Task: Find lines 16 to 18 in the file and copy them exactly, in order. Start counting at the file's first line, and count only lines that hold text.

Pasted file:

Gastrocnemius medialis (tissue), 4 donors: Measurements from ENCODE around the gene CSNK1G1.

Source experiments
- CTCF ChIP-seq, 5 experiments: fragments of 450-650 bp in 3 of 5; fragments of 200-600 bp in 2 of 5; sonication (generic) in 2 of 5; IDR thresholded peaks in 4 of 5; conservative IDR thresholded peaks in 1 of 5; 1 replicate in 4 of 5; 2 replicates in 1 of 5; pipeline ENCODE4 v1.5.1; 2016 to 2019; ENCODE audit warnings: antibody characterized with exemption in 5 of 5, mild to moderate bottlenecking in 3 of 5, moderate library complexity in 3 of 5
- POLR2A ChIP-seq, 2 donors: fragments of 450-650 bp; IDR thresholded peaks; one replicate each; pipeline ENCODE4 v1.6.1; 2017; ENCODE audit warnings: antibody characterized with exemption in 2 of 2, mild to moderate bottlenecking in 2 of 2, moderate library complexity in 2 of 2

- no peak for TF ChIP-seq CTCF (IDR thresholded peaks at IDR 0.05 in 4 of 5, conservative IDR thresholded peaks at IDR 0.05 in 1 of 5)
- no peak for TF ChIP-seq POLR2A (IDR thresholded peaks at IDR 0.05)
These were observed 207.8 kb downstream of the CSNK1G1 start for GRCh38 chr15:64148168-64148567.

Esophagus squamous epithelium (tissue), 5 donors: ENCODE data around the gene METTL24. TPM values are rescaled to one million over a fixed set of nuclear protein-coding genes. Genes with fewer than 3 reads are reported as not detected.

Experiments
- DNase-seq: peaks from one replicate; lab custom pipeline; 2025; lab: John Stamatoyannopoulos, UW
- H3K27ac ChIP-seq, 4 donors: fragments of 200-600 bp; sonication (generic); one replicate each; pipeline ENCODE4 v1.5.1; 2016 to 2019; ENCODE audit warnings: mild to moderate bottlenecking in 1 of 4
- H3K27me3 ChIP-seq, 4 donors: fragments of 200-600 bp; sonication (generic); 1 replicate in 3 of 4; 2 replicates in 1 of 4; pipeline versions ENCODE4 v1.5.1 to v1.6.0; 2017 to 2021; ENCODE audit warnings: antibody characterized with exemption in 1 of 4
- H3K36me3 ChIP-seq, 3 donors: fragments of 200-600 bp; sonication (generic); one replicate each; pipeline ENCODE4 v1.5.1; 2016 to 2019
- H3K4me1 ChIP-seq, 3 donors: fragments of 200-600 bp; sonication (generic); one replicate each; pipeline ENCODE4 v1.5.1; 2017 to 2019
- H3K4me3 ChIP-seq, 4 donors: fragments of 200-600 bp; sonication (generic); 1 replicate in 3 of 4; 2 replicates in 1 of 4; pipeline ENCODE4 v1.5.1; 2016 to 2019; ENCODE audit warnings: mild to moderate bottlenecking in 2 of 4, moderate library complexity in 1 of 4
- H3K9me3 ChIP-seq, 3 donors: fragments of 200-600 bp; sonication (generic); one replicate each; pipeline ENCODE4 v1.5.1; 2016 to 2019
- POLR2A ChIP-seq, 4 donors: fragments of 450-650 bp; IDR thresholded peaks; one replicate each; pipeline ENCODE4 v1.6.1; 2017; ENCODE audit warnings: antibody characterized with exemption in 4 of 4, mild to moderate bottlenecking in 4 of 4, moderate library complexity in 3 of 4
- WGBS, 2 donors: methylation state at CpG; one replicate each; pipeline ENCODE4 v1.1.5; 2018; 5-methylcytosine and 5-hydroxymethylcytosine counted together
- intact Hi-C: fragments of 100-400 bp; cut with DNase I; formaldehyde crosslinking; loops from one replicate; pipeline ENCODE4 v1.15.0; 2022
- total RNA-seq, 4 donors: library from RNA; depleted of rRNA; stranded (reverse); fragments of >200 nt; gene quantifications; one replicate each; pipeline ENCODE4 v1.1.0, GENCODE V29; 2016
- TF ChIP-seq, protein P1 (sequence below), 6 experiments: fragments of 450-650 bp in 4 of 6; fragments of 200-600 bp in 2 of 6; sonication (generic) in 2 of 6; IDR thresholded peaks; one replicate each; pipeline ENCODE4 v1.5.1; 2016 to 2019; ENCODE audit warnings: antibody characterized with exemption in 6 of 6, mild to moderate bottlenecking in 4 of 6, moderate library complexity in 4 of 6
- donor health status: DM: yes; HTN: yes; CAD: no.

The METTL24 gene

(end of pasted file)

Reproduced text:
- H3K9me3 ChIP-seq, 3 donors: fragments of 200-600 bp; sonication (generic); one replicate each; pipeline ENCODE4 v1.5.1; 2016 to 2019
- POLR2A ChIP-seq, 4 donors: fragments of 450-650 bp; IDR thresholded peaks; one replicate each; pipeline ENCODE4 v1.6.1; 2017; ENCODE audit warnings: antibody characterized with exemption in 4 of 4, mild to moderate bottlenecking in 4 of 4, moderate library complexity in 3 of 4
- WGBS, 2 donors: methylation state at CpG; one replicate each; pipeline ENCODE4 v1.1.5; 2018; 5-methylcytosine and 5-hydroxymethylcytosine counted together